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Ontario parties do a dance around the deficit

Ontario Auditor General Jim McCarter releases his report on Ontario's health records at the Ontario Legislature in Toronto in this October 2009 file photo.

Frank Gunn/The Canadian Press/Frank Gunn/The Canadian Press

Unlike Ontario's Ombudsman, André Marin, Auditor-General Jim McCarter does not have a habit of slapping attention-grabbing titles on his work.

If he did, the report released on Tuesday could very aptly be headlined: "A plague on both your houses."

It's been obvious for some time that none of the provincial parties are especially interested in levelling with voters about the difficult climb out of deficit. But Mr. McCarter's report — a pre-election study of the province's fiscal situation, mandated by a law Dalton McGuinty's Liberals brought in after they inherited a hidden deficit from their predecessors — helps bring that unwillingness into sharper focus.

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The report's focus, of course, is on the current government. While crediting the Liberals for making cautious revenue projections, Mr. McCarter casts doubt on their promise to increase program spending by only 1.8 per cent annually, when the annual growth during their mandate has been more like 6.9 per cent. He's particularly skeptical, with good reason, about their ability to flatten health-care spending and to rein in public-sector wages — both of which are pivotal to their plan to bring the province gradually back to balance by 2017.

But the Liberals are in good company. The party likeliest to replace them in office, Tim Hudak's Progressive Conservatives, has released a platform even more rosy in its projections. On top of the province's current budgetary shortfall, the Tories pledge to pile billions of dollars in tax cuts and rebates. This, they insist, can be done while continuing to increase spending on core services, and cutting only a bit from things nobody will notice. In effect, they're promising that Ontarians can pay less and get more — all while eliminating the deficit.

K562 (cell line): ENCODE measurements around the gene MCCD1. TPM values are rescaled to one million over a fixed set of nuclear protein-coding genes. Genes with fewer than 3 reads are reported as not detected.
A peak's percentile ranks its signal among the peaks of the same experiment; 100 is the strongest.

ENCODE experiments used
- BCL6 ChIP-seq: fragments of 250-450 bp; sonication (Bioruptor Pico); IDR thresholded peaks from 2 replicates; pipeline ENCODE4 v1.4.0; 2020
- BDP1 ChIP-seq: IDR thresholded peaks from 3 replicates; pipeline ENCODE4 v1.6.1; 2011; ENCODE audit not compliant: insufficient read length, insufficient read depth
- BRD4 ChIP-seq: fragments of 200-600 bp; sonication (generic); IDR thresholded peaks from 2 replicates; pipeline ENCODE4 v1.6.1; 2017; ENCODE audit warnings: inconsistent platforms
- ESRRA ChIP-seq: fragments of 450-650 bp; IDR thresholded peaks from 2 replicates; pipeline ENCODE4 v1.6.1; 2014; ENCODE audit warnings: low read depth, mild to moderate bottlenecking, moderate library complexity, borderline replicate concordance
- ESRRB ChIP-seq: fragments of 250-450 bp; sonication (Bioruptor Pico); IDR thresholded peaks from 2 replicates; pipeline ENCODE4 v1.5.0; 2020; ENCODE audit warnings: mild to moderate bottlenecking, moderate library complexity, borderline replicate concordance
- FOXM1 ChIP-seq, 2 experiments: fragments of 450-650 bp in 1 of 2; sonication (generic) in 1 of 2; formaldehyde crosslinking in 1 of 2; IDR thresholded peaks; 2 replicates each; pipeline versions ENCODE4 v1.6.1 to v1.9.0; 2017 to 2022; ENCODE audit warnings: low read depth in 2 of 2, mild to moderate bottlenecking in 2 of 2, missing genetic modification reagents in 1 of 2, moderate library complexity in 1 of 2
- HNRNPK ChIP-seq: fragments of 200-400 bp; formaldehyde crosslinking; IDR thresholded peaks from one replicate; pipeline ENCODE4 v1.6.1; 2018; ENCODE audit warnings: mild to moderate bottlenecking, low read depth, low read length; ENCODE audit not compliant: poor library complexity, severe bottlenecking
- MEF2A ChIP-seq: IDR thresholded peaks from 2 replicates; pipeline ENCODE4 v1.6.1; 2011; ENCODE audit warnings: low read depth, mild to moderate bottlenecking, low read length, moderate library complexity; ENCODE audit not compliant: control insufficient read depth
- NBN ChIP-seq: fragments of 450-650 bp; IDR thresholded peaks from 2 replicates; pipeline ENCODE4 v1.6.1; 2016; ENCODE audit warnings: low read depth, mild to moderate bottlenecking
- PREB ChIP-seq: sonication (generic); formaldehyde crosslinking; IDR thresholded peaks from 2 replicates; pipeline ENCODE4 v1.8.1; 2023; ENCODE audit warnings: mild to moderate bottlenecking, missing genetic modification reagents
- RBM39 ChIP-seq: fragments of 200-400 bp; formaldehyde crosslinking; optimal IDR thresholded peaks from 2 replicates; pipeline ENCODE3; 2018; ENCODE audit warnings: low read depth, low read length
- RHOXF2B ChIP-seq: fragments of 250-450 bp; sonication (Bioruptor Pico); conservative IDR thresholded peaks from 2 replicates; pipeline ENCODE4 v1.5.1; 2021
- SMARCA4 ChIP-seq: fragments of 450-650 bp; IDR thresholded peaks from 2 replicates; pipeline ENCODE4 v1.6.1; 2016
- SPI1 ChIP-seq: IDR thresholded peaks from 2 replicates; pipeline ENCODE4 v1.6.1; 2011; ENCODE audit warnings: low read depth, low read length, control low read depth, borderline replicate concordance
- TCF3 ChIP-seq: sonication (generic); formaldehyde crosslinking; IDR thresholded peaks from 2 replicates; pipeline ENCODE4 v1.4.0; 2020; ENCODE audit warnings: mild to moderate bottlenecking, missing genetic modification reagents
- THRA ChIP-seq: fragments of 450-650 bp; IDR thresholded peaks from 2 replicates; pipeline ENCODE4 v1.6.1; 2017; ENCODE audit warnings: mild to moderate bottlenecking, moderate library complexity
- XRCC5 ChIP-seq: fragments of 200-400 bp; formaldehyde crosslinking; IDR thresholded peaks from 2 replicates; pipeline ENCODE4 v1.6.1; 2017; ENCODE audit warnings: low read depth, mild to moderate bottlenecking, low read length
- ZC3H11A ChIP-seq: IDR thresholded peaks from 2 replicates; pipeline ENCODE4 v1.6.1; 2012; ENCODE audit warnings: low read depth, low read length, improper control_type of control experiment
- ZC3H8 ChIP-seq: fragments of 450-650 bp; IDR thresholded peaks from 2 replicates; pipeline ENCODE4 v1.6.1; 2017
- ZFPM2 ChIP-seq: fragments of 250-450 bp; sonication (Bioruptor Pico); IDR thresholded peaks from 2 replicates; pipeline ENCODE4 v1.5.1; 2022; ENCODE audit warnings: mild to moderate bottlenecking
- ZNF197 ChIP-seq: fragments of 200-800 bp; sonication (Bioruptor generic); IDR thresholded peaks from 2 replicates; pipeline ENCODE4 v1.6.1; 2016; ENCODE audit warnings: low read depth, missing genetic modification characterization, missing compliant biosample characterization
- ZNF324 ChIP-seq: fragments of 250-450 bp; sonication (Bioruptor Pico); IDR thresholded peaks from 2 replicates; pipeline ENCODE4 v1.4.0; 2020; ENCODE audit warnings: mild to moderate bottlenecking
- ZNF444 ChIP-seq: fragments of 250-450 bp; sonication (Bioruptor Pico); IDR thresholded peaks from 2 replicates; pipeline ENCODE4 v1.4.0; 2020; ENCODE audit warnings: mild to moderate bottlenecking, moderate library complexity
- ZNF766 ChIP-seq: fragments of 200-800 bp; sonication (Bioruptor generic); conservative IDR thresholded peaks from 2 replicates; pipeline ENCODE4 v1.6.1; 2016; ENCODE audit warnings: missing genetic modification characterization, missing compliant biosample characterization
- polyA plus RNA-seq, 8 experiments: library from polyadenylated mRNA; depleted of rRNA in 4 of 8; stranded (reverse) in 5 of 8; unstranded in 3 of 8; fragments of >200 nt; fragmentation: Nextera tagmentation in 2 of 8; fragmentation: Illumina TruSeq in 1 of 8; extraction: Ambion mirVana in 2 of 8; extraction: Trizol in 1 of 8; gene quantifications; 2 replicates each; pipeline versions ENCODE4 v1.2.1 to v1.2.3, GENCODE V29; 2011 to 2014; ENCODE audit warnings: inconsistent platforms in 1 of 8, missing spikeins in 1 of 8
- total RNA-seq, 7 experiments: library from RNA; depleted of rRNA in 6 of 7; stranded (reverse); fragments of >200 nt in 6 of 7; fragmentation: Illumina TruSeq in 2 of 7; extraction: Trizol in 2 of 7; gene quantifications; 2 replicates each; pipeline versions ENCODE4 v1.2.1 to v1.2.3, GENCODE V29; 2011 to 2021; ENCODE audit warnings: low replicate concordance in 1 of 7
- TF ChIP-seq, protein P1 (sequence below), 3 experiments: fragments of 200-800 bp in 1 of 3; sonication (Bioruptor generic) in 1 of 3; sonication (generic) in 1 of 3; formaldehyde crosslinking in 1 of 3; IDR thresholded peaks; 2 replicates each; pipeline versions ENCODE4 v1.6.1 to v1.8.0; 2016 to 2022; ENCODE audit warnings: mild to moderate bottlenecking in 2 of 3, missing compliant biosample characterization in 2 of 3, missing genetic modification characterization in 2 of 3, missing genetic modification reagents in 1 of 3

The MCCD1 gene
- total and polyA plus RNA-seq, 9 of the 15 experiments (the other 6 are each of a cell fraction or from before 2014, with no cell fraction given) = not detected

Andrea Horwath's NDP at least promises to finance its spending commitments — largely personal tax relief, with some program spending increases — by raising corporate taxes. But it has yet to release a full spending plan, and can hardly be said to have raised much concern about the province's deficit reduction plans.

It's not, in fairness, as though the parties have completely ignored the province's finances in cobbling together their agendas. The Tories' tax cuts are more narrowly targeted than they'd have preferred. The New Democrats have avoided promising big, expensive new social programs. And while the Liberals haven't yet released their platform, this year's budget was noticeably short on new spends.

It's also true that the parties — certainly the Liberals and Tories — are putting considerable faith in a spending review to be conducted by former bank economist Don Drummond. And indeed, Mr. Drummond's marching orders suggest that he's got a lot of leeway to find efficiencies in the way that departments are run and programs are administered.

But it's obvious that all parties would prefer just to punt the deficit question to the post-election period. And to some extent, that's the public's decision. Parties' research tells them that most voters aren't at the point, like they were back in the mid-1990s, where they want some tough love.

But if the next government is going to have to make some harder decisions — and the auditor's report suggest that it will — there's an argument that politicians should be leading the public rather than following it. That way, voters could get some say in what they're willing to pay more for, and what they're willing to make do with less of.

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Mr. McCarter couldn't say all that, of course; it's not his mandate. But it's the obvious subtext of his report.

It's to the Liberals' considerable credit that they ensured some transparency in the province's finances, heading into elections. But none of the parties have yet offered much transparency about what will happen after this one.

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About the Author
Political Feature Writer

Adam Radwanski is The Globe and Mail's political feature writer. More

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